Every week a selection of leading experts answer a new question from Judy Dempsey on the foreign and security policy challenges shaping Europe’s role in the world.


Giovanni GreviDirector of FRIDE

To the extent that foreign policy is driven by events, 2013 has been a tough ride. The EU’s neighborhood has loomed large on its radar screen. The year started with the French intervention in Mali and is ending with turmoil in Ukraine. Meanwhile, the military staged a coup in Egypt, and the war in Syria continues unabated.

Europeans have failed to anticipate many of these events, and their response has often suffered because of differences among the member states. But the broader point is that carrying out foreign policy is getting harder and harder. In a world of diffused instability and growing competition, success is elusive for all major powers, not just the EU.

This makes it all the more important to take a step back from events and focus on long-term strategic priorities. On that score, there has been some encouraging progress for EU foreign policy in 2013. The Serbia-Kosovo deal marked an important step in these countries’ journeys toward joining the EU. The interim nuclear agreement with Iran, if fully implemented, might pave the way for reducing tensions across the Middle East. And, despite many challenges ahead, the launch of negotiations on a transatlantic trade and investment pact points to an upgrading of the EU-U.S. partnership.

The mixed experience of 2013 shows that becoming more strategic and coping with emergencies—in other words, vision and practice—need to go hand in hand.


Ian LesserExecutive director of the Transatlantic Center, the Brussels office of the German Marshall Fund of the United States

By many measures, 2013 has been a notably successful year for EU foreign policy. But that should not be confused with a more strategic approach, which remains elusive.

European diplomacy can claim a striking success in brokering a deal between Serbia and Kosovo. The interim agreement on Iran’s nuclear program also owes a good deal to the role of the EU’s foreign policy high representative, Catherine Ashton, and a concerted European policy on sanctions. In Mali, France has taken the lead on securing what are essentially European security interests in the Sahel. In the continuing saga of Ukraine—a less successful example of European diplomacy—the EU is nonetheless the central actor, and offers the key prizes for Ukrainian association with the West. From Africa to the Gulf, and across Eurasia, the EU is playing an active and consequential role.

Yet most of this engagement is reactive rather than strategic in the true sense of the word. It is certainly not “grand strategy,” bringing together political, economic, and military instruments in pursuit of long-term goals. But then, very little foreign policy making on either side of the Atlantic has—or can be expected to have—this quality, especially in a period of domestic travails.


Gianni RiottaMember of the Council on Foreign Relations

No. Strategy needs focus, and the EU is out of focus.

The EU wasted most of 2013 waiting for the German federal elections. When they arrived, the country’s political landscape was only marginally altered. So the EU plodded on, united in sticking to its traditional script, but divided by reality. Events in Syria and the NSA surveillance scandal left Europe more “national” than ever in recent times. London, Paris, Berlin, Rome, and Madrid were all at the piano, but all were playing a different tune.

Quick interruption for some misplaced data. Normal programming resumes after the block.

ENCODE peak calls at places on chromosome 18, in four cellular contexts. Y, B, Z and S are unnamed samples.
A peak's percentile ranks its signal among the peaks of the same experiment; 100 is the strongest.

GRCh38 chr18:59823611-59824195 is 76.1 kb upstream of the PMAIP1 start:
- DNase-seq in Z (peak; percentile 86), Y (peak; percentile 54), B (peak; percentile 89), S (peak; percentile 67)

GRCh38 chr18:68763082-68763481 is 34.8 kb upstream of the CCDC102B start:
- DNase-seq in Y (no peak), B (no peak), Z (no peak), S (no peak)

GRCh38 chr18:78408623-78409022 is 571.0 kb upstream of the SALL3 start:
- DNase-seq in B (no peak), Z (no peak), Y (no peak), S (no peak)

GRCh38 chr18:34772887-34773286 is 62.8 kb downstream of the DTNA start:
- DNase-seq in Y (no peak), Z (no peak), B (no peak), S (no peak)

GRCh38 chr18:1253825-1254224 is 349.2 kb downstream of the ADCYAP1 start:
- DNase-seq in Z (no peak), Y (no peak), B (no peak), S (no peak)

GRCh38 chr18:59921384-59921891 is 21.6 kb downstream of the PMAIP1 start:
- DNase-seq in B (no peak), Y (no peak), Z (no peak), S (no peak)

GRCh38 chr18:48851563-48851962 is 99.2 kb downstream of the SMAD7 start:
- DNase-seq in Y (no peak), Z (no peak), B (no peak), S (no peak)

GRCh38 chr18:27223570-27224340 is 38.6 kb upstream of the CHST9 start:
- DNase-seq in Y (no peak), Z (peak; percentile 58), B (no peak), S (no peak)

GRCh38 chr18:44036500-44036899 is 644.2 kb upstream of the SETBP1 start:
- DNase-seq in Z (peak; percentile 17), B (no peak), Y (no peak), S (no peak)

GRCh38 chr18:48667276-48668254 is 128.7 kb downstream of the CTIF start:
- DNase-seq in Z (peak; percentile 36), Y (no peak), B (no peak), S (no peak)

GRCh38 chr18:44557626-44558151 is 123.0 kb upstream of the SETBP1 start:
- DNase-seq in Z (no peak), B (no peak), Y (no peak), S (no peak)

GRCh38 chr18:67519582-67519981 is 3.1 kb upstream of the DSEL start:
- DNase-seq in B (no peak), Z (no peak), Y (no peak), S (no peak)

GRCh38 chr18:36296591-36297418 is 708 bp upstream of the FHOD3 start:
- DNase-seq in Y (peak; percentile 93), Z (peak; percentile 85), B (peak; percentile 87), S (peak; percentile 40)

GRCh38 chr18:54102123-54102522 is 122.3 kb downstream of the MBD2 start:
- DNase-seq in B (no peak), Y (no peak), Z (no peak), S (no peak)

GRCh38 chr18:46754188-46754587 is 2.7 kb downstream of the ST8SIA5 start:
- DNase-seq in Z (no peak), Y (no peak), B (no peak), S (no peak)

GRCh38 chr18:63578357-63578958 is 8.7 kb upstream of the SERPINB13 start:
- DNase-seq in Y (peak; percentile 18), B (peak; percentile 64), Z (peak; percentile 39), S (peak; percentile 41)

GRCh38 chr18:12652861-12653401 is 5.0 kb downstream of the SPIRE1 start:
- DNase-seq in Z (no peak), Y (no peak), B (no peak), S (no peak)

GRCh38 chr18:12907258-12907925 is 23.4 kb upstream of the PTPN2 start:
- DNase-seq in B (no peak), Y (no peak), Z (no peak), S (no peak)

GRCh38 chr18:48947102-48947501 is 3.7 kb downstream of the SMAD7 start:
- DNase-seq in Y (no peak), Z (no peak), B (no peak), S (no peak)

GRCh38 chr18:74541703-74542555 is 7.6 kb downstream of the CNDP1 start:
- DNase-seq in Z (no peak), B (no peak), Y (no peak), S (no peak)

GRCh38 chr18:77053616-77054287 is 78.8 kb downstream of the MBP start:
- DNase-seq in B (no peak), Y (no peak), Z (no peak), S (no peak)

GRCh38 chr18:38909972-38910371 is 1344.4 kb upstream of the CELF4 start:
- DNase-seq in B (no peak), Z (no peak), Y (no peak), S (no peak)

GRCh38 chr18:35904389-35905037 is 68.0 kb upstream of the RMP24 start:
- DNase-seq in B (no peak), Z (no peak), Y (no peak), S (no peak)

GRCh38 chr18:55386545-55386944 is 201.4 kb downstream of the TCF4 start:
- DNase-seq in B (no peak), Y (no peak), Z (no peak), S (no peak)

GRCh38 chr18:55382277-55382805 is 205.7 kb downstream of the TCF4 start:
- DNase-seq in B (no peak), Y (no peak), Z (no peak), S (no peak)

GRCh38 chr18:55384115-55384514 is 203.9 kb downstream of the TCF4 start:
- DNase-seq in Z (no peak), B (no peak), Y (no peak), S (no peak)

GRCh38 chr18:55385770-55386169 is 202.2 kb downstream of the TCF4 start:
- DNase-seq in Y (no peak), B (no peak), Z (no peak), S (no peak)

The only consolation prize for the EU is seeing other powers tantalized by the same missed opportunities. China wasted time and prestige on a petty feud with Japan over the disputed Senkaku/Diaoyu islands. Russia bet its money on obsolete nuclear weapons, à la Brezhnev. And the United States lost face by secretly gathering metadata while lecturing others on internet freedoms.

2013 was not a strategic year at all. Let’s see if Miss Strategy has a better 2014.


Paweł ŚwiebodaPresident of demosEUROPA

In 2013, the EU has had some strategic outcomes but not a strategic policy.

Consistency has paid off for Europe this year. The launching of trade and investment talks with the United States was the result of the EU’s longtime perseverance. They are nothing short of strategic. The interim deal with Iran on its nuclear program belongs in the same category, and it was the EU that kept the communication channels open among the negotiating parties. It was not magic, but a change in the West’s position to accept a limited degree of uranium enrichment by Iran, that yielded this result.

The EU has also achieved greater cohesion in its policy toward Russia and the Eastern Partnership countries. That gave the EU a good enough reason for a brief self-congratulatory episode. But unfortunately, cohesion alone is no guarantee of success. For the EU to be strategic toward both Russia and Ukraine, it will have to stick to its principles and values, but also become much more responsive to developments on the ground.

Finally, there are miserably few signs of strategic engagement in Asia. Instead, there is bewilderment that conventional interstate tensions may be returning with a vengeance in the region. The EU is earnestly hoping that these strains will not intrude on its own geo-economic interests.

All in all, where the EU has been successful in 2013, it has been the result of wise policy choices and strong institutional leadership. Unfortunately, the EU’s list of no-go areas remains too long.